rolls the window back up.
“Me granda stayed in Paris for a bit after the war. Fucking fell in love with the place. He took a shite job cleaning floors in a perfume factory.”
Drunken prattle, Finbar decides. His pulse slows.
“So, there was this bloke. Strange fella who only showed up to the place at night, when no one but me granda was about. Would talk for hours about the importance of scent. ‘Olfactory perception,’ he called it. Said you can tell everything about a person by the smells they give off. Smells they’re not even aware of, but that you can learn to mark out, like. Fear and guilt—those, he said, are the big ones. They make people stink.”
There’s a knocking in Finbar’s chest. It turns into a pounding blow when the Cortina angles around a curve and rushes into a sudden flash of red. He hits the brakes behind a Volkswagen sitting in the road with its parking lights on.
“For fuck’s sake!” Finbar hears the explosion of anxiety in his voice. He counts four cars, including the Volkswagen, halted on the road, with two police vehicles up ahead. He’s only starting to breathe again when a policeman shines a flashlight through the windshield.
“Ah, here we fucking go,” Emmett mutters.
The policeman moves to the driver’s-side window. Finbar rolls it all the way down, his eyes on the black glint of the gun holstered on policeman’s hip, and tries to force easiness into his voice. “Evening, Constable.”
The policeman ignores Finbar and shines his light on Emmett’s face. “Where you boyos coming from?”
““Tá muid díreach tar éis teach ó ag shag do mháthair,” Emmett calls out.
On the wheel, Finbar’s hands go numb. The policeman’s lips straighten into a hard, impassable line, and Finbar prays he hasn’t a word of Irish.
“What was that?” the policeman asks, shining his light in Emmett’s face again. Emmett puts his arm up to shield his eyes.
Somehow, Finbar finds his voice. “He said we’re coming from just over the border in Cavan. From out in Ballyconnell for a bit of plastering work. Heading back home now to Derrylin. Sure, is that a problem?”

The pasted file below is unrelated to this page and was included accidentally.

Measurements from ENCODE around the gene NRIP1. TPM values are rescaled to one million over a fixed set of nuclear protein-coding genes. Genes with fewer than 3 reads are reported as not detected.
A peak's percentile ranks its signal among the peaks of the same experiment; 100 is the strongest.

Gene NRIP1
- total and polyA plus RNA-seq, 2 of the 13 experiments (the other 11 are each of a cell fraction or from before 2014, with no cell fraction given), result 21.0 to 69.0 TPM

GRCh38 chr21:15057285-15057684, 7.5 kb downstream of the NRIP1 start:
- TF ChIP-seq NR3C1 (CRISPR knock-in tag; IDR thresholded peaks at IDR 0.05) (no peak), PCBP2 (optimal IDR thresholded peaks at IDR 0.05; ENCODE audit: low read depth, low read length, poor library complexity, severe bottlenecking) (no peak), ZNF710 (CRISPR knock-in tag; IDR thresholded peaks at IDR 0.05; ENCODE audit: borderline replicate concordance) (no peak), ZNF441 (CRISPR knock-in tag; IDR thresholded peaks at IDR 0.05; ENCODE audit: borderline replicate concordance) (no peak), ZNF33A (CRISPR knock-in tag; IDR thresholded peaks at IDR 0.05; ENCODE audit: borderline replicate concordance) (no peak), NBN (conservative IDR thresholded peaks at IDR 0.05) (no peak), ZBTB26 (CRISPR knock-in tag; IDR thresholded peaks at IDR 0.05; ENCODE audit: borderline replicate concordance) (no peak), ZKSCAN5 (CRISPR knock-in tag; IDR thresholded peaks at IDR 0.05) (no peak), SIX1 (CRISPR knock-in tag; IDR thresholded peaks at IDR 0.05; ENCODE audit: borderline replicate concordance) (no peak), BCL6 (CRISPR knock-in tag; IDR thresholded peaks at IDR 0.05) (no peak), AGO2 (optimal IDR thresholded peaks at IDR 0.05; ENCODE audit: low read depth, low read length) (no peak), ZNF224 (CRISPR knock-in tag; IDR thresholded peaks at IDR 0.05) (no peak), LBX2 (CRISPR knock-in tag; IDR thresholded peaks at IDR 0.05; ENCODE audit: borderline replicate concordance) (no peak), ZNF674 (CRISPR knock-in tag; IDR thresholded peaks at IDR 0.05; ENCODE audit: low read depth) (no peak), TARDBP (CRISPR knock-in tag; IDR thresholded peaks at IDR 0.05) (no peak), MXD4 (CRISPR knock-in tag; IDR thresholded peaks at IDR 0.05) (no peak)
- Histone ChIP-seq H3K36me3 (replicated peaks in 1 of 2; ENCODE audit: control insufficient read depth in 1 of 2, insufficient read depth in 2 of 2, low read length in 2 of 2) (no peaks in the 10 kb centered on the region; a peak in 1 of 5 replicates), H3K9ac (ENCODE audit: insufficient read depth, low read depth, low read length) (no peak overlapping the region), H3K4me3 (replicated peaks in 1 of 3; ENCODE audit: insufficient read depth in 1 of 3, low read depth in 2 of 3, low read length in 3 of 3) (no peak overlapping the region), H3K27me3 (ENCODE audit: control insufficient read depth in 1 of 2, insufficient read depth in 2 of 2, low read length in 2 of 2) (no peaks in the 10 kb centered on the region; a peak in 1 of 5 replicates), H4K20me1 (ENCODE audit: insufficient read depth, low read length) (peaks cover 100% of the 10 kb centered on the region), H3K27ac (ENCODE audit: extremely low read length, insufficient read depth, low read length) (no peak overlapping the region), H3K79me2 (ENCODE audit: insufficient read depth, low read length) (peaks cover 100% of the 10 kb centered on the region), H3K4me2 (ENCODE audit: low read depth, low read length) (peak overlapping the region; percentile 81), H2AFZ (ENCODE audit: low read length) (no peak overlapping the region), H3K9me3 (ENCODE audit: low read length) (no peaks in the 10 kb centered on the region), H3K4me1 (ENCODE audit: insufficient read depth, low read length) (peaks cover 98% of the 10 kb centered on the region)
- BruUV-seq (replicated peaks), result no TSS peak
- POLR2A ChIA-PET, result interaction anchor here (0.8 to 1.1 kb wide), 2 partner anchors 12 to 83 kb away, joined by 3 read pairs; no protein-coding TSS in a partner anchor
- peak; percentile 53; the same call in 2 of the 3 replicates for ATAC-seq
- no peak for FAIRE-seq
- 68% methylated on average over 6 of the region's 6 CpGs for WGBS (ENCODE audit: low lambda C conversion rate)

A second policeman circles the other side of the Cortina. He shines his flashlight into the reaches of the car’s empty back seat.
The first policeman takes a step back from the driver’s-side door. “Turn off the vehicle, get out, and open the boot.”
“Right, so,” Finbar says, cutting the engine.
Emmett’s hands form fists. “Jesus, can you believe it?”
“Not another fucking word,” Finbar hisses through his teeth.
Finbar and Emmett watch as the policemen rummage through the tools and dirty workboots in the Cortina’s trunk. Finbar sees the muscle twitching in Emmett’s cheek. Shoots him a warning glance.
“There’s reports of guns being smuggled into Enniskillen on this road,” the second policeman says, slamming down the lid of the trunk. “Would you happen to know anything about that?”
“Not a thing, Constable,” Finbar says.
He recognizes the slow-boiling rage in Emmett’s voice when it comes. “Aye, not a blessed thing.”
“When can we get moving?” Finbar asks.
“When we say you can,” says the first policeman.
Inside the Cortina, Finbar lights another cigarette. He hates the way his hand shakes.
“Will you look at that?” Emmett says, turning his head to watch the two policemen approach the car that has just pulled up behind them. “Bastards. Think they have the right to stop us taking back what’s been stolen. I wonder if the perfume-man knew what arrogance smells like, because this whole fucking place reeks of it.”